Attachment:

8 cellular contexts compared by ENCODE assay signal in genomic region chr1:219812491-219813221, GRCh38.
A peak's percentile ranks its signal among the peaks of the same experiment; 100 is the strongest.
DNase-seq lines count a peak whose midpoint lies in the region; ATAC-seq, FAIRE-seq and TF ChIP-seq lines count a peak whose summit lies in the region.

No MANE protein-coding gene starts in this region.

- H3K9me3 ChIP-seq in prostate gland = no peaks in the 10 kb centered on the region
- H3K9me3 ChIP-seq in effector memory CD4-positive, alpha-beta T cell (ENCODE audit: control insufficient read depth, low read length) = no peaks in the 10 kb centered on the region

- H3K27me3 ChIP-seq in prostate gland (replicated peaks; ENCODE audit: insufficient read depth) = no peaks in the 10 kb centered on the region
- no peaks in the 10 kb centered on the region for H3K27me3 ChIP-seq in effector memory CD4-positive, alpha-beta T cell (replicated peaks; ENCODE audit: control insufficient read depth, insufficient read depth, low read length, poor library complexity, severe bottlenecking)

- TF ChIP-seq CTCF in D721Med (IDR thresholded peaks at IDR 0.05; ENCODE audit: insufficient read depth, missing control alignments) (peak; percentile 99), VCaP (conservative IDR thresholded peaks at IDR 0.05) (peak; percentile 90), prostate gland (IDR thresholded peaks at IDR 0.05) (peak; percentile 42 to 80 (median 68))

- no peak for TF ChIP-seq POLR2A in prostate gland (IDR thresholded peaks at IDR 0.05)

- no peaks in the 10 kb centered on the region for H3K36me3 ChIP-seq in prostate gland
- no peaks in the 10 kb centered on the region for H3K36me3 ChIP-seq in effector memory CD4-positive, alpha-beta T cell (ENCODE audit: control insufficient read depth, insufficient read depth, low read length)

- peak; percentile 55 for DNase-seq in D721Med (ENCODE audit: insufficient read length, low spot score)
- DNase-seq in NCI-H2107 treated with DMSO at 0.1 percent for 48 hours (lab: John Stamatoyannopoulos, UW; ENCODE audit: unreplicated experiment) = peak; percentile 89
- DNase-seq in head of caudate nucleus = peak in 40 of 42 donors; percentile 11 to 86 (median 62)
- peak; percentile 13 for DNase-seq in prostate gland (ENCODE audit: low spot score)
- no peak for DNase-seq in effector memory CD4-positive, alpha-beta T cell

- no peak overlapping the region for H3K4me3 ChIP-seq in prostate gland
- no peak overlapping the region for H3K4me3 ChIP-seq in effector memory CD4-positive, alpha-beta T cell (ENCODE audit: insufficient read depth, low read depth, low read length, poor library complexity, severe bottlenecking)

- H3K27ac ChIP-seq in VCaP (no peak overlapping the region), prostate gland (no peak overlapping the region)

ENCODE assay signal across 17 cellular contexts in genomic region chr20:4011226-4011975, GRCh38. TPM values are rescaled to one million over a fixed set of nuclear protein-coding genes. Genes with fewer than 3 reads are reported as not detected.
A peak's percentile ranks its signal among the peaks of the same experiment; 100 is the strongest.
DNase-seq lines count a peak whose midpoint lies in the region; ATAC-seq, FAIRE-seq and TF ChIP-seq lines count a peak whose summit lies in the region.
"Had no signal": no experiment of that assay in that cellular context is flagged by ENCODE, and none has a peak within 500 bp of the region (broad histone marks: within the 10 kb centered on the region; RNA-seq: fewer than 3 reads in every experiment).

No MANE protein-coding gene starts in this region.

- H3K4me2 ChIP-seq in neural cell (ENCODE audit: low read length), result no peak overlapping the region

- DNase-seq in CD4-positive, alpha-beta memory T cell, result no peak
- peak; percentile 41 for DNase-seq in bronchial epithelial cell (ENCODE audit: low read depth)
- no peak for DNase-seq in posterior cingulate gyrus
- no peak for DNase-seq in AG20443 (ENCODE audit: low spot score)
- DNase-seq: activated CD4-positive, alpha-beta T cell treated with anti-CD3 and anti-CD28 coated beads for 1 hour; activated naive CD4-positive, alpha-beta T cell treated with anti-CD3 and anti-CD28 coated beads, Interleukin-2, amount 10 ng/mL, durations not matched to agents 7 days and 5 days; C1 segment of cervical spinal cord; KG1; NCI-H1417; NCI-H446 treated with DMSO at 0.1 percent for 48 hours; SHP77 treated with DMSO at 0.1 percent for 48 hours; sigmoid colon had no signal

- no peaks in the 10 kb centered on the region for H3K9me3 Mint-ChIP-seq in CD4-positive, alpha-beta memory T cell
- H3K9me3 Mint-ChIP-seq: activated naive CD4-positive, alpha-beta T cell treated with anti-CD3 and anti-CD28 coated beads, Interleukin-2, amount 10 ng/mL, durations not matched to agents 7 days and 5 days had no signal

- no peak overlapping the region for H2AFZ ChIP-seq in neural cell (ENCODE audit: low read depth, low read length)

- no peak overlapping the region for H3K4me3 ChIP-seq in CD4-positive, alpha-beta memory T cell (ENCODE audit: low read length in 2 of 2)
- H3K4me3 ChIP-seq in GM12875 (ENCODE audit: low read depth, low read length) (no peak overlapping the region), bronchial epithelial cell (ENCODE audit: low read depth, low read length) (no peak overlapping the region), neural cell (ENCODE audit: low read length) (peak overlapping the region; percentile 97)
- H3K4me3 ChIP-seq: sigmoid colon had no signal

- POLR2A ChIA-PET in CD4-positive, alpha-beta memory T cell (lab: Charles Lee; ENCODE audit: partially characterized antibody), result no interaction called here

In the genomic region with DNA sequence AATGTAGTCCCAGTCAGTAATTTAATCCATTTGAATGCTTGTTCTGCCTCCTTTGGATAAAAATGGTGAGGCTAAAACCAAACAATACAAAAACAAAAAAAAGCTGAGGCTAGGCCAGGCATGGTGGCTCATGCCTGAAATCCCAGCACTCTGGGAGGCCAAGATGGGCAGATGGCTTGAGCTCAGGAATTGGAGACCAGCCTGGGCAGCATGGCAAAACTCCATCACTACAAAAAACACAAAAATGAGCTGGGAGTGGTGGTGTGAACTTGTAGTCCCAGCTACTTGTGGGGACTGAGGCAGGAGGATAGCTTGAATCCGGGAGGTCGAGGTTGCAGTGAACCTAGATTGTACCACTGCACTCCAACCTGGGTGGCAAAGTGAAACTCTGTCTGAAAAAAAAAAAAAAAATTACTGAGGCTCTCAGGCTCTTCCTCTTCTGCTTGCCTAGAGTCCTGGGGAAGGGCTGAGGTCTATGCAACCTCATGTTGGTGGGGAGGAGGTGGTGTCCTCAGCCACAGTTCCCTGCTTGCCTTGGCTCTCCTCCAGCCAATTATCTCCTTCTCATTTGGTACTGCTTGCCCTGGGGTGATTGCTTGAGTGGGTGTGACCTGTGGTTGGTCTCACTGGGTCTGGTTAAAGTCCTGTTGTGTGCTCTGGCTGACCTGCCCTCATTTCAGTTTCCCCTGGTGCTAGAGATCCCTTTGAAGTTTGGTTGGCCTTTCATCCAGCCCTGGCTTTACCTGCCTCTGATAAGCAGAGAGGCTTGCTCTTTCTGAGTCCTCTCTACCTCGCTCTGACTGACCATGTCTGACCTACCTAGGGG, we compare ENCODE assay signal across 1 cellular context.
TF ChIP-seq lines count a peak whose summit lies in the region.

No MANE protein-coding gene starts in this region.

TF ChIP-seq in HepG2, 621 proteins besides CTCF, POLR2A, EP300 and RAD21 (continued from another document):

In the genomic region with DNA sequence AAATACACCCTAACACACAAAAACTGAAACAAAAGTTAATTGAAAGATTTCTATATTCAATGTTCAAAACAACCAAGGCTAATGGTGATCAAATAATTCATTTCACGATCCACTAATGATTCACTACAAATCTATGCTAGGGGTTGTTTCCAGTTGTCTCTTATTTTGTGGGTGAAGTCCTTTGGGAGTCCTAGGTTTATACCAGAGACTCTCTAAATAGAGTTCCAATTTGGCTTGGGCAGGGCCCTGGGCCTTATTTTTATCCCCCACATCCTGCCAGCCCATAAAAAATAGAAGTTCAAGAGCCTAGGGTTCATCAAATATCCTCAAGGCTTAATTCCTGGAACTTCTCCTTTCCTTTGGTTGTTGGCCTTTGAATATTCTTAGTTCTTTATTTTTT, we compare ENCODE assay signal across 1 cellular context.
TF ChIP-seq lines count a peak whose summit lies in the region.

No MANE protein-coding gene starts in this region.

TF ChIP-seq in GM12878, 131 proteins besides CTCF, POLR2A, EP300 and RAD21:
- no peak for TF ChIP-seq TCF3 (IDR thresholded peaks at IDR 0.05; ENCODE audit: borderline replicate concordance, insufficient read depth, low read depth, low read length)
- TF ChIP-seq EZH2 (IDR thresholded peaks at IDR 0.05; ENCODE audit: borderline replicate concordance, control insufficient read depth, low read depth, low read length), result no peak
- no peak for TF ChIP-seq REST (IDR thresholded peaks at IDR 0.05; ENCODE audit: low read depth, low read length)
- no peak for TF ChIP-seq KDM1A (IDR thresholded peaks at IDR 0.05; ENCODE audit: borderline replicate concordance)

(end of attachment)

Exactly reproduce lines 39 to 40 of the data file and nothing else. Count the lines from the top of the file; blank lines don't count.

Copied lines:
In the genomic region with DNA sequence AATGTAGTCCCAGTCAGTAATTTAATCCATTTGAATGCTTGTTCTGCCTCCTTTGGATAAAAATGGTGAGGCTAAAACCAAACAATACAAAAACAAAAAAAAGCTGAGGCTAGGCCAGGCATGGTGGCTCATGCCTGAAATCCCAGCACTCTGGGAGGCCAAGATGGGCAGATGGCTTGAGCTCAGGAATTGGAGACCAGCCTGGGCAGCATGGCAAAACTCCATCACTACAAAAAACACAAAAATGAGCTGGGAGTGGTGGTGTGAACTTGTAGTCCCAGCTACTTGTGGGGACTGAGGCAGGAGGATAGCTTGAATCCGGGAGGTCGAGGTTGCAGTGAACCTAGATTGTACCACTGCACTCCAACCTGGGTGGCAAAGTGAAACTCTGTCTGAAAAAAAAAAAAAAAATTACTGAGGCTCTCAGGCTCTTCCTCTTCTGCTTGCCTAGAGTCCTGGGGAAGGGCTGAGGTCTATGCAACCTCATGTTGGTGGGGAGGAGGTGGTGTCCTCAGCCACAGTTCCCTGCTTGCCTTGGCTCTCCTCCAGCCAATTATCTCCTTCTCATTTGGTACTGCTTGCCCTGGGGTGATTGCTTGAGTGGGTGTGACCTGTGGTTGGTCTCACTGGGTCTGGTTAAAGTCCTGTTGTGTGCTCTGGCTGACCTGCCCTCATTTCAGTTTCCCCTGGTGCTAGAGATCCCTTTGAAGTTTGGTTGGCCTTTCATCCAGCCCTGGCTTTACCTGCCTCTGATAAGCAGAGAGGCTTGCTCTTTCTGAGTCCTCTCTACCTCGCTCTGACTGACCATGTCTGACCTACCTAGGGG, we compare ENCODE assay signal across 1 cellular context.
TF ChIP-seq lines count a peak whose summit lies in the region.